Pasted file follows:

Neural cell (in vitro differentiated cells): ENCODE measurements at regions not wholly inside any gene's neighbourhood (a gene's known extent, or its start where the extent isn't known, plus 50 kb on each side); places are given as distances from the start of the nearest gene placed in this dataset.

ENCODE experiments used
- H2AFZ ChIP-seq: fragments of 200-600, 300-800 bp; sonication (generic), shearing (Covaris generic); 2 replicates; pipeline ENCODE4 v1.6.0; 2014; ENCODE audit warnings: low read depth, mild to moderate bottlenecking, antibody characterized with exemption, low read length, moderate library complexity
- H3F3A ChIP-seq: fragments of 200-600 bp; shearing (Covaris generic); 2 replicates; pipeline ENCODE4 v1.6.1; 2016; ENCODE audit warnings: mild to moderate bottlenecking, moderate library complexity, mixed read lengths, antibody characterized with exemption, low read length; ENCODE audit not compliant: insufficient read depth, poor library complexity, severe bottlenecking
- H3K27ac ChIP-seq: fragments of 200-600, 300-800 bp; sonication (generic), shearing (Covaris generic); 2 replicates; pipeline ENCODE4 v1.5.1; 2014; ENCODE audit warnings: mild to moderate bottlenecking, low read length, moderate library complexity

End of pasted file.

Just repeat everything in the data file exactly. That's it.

Neural cell (in vitro differentiated cells): ENCODE measurements at regions not wholly inside any gene's neighbourhood (a gene's known extent, or its start where the extent isn't known, plus 50 kb on each side); places are given as distances from the start of the nearest gene placed in this dataset.

ENCODE experiments used
- H2AFZ ChIP-seq: fragments of 200-600, 300-800 bp; sonication (generic), shearing (Covaris generic); 2 replicates; pipeline ENCODE4 v1.6.0; 2014; ENCODE audit warnings: low read depth, mild to moderate bottlenecking, antibody characterized with exemption, low read length, moderate library complexity
- H3F3A ChIP-seq: fragments of 200-600 bp; shearing (Covaris generic); 2 replicates; pipeline ENCODE4 v1.6.1; 2016; ENCODE audit warnings: mild to moderate bottlenecking, moderate library complexity, mixed read lengths, antibody characterized with exemption, low read length; ENCODE audit not compliant: insufficient read depth, poor library complexity, severe bottlenecking
- H3K27ac ChIP-seq: fragments of 200-600, 300-800 bp; sonication (generic), shearing (Covaris generic); 2 replicates; pipeline ENCODE4 v1.5.1; 2014; ENCODE audit warnings: mild to moderate bottlenecking, low read length, moderate library complexity